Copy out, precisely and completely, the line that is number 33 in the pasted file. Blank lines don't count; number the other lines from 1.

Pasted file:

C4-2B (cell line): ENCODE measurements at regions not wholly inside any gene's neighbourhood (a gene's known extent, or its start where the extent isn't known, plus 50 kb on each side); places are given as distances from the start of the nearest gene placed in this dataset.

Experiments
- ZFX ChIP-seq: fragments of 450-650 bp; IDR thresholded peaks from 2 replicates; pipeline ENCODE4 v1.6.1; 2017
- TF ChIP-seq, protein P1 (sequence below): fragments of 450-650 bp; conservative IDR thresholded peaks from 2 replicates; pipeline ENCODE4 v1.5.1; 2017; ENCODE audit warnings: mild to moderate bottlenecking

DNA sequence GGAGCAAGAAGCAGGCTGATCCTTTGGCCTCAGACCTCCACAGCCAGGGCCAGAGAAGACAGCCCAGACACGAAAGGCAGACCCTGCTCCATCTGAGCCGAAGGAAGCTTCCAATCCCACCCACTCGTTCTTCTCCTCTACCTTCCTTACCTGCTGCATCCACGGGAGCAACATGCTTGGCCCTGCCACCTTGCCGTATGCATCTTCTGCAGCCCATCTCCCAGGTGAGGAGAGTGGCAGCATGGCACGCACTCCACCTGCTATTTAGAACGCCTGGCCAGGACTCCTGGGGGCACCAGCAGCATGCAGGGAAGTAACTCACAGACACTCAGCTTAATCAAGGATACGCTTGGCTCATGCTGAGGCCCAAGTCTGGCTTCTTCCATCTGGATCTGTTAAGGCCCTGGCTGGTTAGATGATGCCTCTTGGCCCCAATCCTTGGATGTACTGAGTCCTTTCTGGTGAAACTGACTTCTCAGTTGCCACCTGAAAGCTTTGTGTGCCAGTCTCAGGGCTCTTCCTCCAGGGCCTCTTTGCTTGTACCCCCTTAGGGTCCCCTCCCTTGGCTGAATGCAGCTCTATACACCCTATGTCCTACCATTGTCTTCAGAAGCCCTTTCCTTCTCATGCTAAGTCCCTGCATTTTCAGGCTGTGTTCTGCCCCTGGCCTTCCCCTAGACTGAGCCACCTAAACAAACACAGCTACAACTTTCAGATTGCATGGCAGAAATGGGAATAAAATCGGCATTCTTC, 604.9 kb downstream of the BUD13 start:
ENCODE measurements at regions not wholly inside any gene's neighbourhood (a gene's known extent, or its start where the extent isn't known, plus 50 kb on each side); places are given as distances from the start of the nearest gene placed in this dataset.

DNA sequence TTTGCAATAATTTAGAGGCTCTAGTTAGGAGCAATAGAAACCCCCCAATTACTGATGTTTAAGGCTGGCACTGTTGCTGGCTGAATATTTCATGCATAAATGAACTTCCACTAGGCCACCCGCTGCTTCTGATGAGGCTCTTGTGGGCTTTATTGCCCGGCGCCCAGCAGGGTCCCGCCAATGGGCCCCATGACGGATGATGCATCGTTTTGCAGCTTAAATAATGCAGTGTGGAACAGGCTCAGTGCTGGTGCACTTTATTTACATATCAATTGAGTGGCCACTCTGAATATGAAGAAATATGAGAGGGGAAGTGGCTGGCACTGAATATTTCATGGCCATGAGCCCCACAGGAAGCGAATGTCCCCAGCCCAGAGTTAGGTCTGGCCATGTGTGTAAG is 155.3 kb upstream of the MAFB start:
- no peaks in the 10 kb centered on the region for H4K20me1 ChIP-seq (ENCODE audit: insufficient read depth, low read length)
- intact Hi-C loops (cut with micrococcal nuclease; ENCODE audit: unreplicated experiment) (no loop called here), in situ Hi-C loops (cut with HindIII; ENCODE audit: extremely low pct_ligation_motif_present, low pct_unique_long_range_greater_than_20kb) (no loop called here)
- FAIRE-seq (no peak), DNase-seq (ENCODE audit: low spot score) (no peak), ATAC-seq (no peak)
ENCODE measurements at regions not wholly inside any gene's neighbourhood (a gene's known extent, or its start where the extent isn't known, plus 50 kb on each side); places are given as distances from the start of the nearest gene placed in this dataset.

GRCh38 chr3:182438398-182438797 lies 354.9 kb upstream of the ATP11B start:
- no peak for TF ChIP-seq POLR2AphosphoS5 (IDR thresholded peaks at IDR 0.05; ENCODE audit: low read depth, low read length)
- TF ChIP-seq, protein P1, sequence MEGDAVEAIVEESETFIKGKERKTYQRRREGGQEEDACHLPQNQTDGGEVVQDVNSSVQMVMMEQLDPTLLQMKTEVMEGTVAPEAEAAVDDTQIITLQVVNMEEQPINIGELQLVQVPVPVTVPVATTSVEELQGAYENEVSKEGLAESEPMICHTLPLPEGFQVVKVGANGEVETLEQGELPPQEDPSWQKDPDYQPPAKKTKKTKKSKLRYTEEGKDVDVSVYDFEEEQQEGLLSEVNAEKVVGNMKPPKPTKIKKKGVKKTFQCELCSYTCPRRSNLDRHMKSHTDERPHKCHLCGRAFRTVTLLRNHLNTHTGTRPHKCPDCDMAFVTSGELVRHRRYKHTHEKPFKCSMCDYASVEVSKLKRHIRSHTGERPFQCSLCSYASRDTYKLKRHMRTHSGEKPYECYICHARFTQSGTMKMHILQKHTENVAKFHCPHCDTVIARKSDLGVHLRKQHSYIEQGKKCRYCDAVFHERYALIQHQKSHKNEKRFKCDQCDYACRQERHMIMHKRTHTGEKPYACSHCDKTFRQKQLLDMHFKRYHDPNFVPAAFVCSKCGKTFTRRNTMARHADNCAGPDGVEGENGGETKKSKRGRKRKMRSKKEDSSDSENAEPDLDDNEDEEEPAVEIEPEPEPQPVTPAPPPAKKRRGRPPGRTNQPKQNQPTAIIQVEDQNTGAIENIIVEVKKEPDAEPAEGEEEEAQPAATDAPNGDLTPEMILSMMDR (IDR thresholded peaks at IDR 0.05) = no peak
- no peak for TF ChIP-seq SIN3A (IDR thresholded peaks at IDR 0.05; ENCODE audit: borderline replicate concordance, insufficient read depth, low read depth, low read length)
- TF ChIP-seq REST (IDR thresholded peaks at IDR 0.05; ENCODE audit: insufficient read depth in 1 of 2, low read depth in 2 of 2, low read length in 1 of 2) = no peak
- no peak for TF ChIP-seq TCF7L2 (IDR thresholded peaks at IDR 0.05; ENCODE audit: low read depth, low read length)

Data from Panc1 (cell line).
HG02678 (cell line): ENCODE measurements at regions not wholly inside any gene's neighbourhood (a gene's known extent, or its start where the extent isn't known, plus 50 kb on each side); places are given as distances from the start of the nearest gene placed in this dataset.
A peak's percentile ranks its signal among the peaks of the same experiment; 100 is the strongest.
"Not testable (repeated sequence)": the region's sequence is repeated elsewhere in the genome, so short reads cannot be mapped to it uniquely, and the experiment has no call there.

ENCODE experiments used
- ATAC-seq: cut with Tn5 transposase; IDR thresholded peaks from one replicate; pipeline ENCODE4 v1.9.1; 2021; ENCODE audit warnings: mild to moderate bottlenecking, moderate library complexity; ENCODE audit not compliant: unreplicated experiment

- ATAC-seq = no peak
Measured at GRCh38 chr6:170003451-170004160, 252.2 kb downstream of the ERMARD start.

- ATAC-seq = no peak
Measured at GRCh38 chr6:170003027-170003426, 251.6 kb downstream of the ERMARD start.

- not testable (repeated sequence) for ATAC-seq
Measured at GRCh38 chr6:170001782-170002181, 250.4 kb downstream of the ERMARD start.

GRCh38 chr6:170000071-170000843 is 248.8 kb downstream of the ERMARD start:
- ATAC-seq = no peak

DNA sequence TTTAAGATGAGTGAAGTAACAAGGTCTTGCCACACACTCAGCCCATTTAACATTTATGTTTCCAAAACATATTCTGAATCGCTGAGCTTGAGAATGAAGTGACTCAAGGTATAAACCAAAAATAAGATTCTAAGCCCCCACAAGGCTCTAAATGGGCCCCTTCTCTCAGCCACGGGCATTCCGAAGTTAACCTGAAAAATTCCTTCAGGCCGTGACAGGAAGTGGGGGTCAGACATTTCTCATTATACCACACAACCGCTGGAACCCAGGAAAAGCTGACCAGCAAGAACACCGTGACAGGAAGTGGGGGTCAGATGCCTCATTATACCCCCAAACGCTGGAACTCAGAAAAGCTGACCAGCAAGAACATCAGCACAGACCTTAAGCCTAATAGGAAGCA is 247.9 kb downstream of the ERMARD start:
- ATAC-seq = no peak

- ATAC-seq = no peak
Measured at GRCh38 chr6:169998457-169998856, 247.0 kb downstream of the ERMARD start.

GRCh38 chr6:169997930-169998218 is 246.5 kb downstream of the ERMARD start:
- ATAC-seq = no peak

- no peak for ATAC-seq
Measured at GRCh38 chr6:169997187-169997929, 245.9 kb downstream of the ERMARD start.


- ATAC-seq = no peak